When it comes to politics, Esposito says he’s no beginner

NORTH ARLINGTON — Independent lieutenant governor candidate Frank Esposito says there’s an idea out there about him that’s just not accurate.

“The illusion that was reflected in one of the questions at the debate – that I’m this kind of ivory tower academic who knows nothing about politics – is a false perception that has deliberately been created,” he said. .

Esposito, 68, is a history professor at Kean University and a former interim president there. A lifelong New Jerseyan who grew up in Ocean City, Esposito has never run for elected office at any level before, but he worked for two years as an assistant commissioner of education under Gov. Tom Kean – where he met his current running mate, Christopher Daggett –and later spent two years in the Christie Whitman administration working the Charter School Act of 1995.

Writing and passing that charter school legislation took bipartisan cooperation, Esposito said, with people like former Senate Education Chair Jack Ewing (R-Peapack-Gladstone) and state Sen. Bernard Kenny (D-Hoboken).

Nevertheless, that inside politics experience has not yet translated to a high public profile.

A recent Monmouth University poll showed that 93% of likely voters either had not heard of Esposito or did not know enough to form a judgment, but Esposito says people have started to recognize him since Thursday night’s televised lieutenant governor debate.

Still, Esposito remains the most obscure of the six gubernatorial and lieutenant governors who are, at least in the eyes of the Election Law Enforcement Commission, considered viable.

This morning, Esposito stumped at a senior center in North Arlington – a crucial blue collar swing town in the state’s biggest swing county. About 25 seniors listened to him – mostly politely – although some chatted and two women played cards in the back of the room.

Esposito gave a speech familiar to anyone who has heard Daggett. The state has been driven to an $8 billion deficit by the policies of both Republican and Democratic administrations, he said, and Daggett is the only candidate cutting through the partisan rancor with a plan to reduce property taxes. Governor Corzine, he added, offers just more of the same and Republican Chris Christie has outlined only”extremely vague” ideas.

But Esposito added a plea to the audience.

“I urge all of you to vote your conscience. Don’t listen to the stuff that has been passed around the two major parties – ‘Don’t vote for Daggett, you’ll throw away your vote,'” he said. “If we stay in the race and keep building the way we are, someone could win this election with 34% or 35% of the vote.”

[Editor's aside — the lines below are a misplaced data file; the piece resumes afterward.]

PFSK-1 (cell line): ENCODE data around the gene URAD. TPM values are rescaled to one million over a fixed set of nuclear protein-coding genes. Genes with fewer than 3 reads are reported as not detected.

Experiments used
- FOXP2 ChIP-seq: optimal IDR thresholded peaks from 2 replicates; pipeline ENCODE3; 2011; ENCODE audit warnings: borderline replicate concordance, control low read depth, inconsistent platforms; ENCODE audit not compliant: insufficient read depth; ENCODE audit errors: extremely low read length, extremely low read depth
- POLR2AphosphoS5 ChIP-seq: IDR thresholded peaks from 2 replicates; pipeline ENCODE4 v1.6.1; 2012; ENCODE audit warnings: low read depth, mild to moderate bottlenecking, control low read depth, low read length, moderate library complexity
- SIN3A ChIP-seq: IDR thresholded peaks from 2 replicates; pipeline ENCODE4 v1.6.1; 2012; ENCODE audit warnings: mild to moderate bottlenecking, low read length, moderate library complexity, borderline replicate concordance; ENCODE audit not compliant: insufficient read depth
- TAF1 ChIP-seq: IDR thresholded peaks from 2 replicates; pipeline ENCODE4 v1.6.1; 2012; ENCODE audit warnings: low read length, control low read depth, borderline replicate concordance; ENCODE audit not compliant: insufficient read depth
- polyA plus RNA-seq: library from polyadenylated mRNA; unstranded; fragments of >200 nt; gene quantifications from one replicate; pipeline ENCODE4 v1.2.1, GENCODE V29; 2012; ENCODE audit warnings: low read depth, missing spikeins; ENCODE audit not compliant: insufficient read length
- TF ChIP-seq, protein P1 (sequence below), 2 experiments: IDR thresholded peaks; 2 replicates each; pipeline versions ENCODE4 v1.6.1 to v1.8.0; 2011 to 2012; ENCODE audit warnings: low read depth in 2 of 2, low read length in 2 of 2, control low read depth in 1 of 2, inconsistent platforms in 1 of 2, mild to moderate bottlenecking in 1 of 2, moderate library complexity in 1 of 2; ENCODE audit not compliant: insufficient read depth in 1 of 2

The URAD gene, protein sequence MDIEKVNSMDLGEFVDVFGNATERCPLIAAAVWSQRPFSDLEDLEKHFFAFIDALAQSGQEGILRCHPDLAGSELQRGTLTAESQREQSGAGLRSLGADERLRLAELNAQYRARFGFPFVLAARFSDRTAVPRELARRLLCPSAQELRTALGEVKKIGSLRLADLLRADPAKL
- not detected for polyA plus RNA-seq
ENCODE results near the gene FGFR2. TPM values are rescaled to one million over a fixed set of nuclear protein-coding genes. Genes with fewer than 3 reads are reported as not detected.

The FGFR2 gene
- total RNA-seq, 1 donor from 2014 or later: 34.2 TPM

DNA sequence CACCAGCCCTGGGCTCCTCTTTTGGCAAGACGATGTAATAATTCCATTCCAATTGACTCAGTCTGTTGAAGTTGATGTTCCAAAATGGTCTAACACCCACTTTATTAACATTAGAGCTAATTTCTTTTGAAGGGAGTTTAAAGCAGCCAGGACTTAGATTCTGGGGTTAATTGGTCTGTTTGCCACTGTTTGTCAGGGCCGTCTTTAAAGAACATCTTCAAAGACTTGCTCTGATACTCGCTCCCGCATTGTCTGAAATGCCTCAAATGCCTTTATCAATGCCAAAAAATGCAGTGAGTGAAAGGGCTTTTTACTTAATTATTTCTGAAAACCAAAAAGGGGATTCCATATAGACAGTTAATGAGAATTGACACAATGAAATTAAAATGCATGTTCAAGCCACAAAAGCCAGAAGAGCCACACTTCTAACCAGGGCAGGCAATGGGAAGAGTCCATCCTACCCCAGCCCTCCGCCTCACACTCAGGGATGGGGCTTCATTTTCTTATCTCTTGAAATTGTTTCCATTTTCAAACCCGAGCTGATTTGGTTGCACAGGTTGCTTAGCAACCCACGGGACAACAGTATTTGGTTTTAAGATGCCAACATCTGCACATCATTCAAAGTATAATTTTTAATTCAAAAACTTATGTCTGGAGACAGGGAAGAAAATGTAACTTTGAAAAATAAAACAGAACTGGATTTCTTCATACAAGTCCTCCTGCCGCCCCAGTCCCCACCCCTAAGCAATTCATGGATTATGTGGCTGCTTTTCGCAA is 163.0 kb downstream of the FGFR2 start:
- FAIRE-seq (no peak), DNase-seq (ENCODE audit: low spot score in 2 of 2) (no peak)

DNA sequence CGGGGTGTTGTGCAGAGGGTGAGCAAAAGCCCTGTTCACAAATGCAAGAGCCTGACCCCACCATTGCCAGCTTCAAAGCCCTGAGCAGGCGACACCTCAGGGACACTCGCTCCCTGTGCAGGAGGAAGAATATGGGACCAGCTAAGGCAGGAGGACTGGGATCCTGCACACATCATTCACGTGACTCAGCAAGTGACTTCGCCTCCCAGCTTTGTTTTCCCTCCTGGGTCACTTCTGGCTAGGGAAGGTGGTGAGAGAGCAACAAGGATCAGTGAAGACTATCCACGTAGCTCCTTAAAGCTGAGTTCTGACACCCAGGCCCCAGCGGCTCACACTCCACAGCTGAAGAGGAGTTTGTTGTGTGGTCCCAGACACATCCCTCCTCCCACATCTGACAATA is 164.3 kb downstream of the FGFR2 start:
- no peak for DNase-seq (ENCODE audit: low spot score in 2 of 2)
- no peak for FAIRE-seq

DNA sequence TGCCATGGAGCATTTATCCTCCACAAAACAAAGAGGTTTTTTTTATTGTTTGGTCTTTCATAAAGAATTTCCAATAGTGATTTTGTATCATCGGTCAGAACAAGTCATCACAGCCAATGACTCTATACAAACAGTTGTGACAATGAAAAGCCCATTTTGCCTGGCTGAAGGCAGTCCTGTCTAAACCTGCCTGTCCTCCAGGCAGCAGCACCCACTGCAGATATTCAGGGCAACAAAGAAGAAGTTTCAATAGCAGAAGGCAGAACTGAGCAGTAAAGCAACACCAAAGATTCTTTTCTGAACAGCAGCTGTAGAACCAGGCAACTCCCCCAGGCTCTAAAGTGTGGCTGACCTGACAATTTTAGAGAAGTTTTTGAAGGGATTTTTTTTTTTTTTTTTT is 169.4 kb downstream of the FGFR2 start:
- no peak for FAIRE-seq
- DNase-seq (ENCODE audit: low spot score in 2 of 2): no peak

And then Esposito made some remarks major party candidates never have to, noting that due to state rules that provide the best ballot placement to the two major parties, voters will have to hunt for his and Daggett’s name on the ballot (although here in Bergen County, they won’t have to look too hard, since Daggett got was randomly assigned the ballot’s third position – just behind the two major party candidates).

Esposito met Daggett in the 1980s, when both worked in the Kean administration. Esposito said he was impressed with him early on, when Daggett – who was then a deputy chief of staff with responsibilities in emergency management -was interrupted during a meeting on educational issues by an emergency at Salem Nuclear Power Plant.

“We were talking education. This call came in, he stopped the meeting, dealt with this crisis calmly and clearly and handled it. Then he came back, shifted gears and went right back into the education issues,” he said.

The two men communicated only sporadically through the next couple decades, until Esposito emailed Daggett to offer his assistance after hearing he planned to run for the state’s top office. Daggett then offered him a position on a five-member education advisory committee and later, to Esposito’s surprise, as his No. 2.

Both Esposito and Daggett talk frequently about their experience in the Kean Administration. Both were liberal-to-moderate Republicans in the mold of Kean, and still speak highly of him. Esposito said that he doesn’t fault Kean for openly backing Republican gubernatorial nominee Chris Christie.

As for his own politics, Esposito said he was a registered Republican until early this year, when he dropped the affiliation (he did not know at the time that Daggett planned to run for governor). The reason, Esposito said, was that the national GOP had moved out of his comfort zone on both fiscal and social issues.

Esposito voted for U.S. Rep. Frank Pallone (D-Long Branch) last year, having worked with him to preserve historic buildings on Takanassee Beach. He can’t remember for sure, but he thinks he voted Democratic in the close freeholder race that turned over control of the county’s board for the first time in decades. And he voted for President Obama.

“Most of the problems [Obama] is having are with his own party,” said Esposito. “It’s again the nature of party politics that’s creating problems for him.”

When it comes to politics, Esposito says he’s no beginner